High Performance Golf 5: Use Visualization for More Consistent, Accurate Golf Shots
High Performance Golf 5:
Use Visualization for More Consistent,
Accurate Golf Shots
Visualization is one of the key skills that separates better golfers from the rest. If you want to play better golf, learn to visualize every shot before you hit it. Visualizing the shot in advance will help with your consistency, accuracy and confidence.
But there’s more to it than simply seeing the shot. In fact, the missing link – and something I never hear discussed – is how visualization is turned into action.
Understanding this critical link is the real key to making visualization work for you. And the key to understanding the visualization-action link is understanding how our brain works and how it communicates with your body.
In my own experience, I know that when I understand what something is, why it is supposed to work, and how it works, I not only appreciate its importance, but I can actively work to learn it and apply it much faster.
In this video I discuss the strengths and capabilities of our three brains – our Thinking Brain, our Emotional Brain, and our Athletic Brain so you can understand the What, Why, and How.
Here’s the most important lesson to pull from the video: Our Athletic Brain, which carries out the physical motion of the swing, only understands images … not language or verbal/mental instructions. But it is our Thinking brain that develops the shot strategy.
Somehow the strategy – which is a concept – has to be communicated from our Thinking brain to our Athletic brain so out Athletic brain can turn the concept into action.
The only way that happens is through imagery.
You’ve learned from the video that the clearer your mental picture, the more clearly your Athletic brain will understand the shot and the more accurately it will carry out the shot.
So what is visualization?
It is simply seeing the shot in advance, before you hit it.
Golfers vary in their ability to visualize shots in advance. Jack Nicklaus was a master at it, and in his book he states that he never hit a shot until he could see it in advance: from impact to the ball in flight, to landing, to roll-out, and even seeing where the ball will stop. He even saw a mental picture of himself making the swing.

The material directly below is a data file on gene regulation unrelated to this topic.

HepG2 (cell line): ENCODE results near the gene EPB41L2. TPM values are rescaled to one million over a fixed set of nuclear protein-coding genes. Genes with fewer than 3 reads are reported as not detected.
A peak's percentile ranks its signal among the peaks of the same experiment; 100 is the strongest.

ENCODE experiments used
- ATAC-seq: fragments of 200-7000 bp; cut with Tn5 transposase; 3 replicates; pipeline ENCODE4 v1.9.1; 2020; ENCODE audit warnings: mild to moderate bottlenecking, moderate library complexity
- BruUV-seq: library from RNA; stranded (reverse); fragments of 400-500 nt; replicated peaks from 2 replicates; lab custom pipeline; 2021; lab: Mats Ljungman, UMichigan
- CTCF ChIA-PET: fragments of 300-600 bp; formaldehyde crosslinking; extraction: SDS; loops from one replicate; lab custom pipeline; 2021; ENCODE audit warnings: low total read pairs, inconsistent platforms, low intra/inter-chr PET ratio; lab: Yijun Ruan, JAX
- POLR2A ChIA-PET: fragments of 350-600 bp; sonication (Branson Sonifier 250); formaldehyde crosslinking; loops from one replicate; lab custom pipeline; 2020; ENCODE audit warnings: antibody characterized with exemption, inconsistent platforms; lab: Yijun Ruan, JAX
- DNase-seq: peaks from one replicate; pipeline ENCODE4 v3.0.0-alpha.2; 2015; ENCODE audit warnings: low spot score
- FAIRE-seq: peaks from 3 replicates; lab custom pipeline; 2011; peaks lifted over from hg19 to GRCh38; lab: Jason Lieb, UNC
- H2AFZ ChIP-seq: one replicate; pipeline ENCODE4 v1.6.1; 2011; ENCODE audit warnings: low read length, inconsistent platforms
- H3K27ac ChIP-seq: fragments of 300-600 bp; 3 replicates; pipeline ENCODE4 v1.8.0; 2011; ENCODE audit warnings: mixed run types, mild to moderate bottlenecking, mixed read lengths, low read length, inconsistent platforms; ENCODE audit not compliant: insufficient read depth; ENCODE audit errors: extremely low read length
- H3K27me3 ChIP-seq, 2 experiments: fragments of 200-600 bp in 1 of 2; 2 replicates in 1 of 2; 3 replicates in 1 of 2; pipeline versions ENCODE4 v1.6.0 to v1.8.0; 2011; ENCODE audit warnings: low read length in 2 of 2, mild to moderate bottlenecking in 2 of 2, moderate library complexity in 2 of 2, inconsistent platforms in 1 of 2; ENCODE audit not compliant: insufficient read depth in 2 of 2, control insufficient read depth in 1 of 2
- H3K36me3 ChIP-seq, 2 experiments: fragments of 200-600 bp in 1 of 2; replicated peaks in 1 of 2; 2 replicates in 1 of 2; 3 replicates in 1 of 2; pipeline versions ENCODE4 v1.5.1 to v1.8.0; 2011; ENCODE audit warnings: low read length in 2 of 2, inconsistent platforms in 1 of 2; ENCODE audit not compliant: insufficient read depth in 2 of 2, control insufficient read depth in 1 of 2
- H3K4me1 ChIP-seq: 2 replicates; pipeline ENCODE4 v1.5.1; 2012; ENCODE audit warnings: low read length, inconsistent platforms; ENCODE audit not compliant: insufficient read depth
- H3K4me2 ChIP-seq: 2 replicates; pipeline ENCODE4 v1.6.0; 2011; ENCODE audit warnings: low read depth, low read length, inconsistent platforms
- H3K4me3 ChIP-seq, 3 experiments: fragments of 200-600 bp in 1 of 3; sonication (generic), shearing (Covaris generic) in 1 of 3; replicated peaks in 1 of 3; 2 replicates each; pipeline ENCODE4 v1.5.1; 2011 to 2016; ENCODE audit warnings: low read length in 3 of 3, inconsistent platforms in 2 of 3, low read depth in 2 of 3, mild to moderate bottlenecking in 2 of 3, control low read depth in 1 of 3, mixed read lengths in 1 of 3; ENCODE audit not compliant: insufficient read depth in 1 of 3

Some players see only parts of the ball flight, or see the ball landing or where it will stop. Regardless of your visualization skill level, there are two things I can tell you about visualization.
First, it is a skill, and like any other skill the more you practice it, the better you will get.
Second, in the end the only part that really matters is how well your body can feel what it is supposed to do. The feeling of movement is the way our bodies translate images. So don’t despair if you think you are not a great visualizer. Keep at it, and you’ll improve.
But mostly … look for the way your body responds to the information you are sending to it, and cultivate a feel for the shot in advance.
I have a student who is at the very low end of the scale in terms of visualization skill level. He just can’t form a mental picture of the shot in advance. But as we talked in depth about visualization and I asked him to describe shots, I noticed that he would act out the shots as he was trying to picture them. In other words, if he was trying to visualize a fade, his hands would create the fade shape.
What we discovered was that even though he couldn’t really visualize the shots in his mind, his body could immediately feel them. In other words, he by-passed the visualization part and went straight to the feel part. And he was very good at it.
So we call this type of visualization “kinesthetic” vision. He “sees” a shot physically, rather than mentally. And since this was the end goal we shoot for anyway, there was little to be gained by working on visualization per se.
The point of this example is to highlight the end-goal, because once you know where you are going, it is much easier to understand the tools that will work best for your unique skill set to get you there.
So the next time you play or practice, I advise you to pay some attention to what you see and what you feel, and to understand the link between what you imagine and what you do.
See it. Feel it. Do it.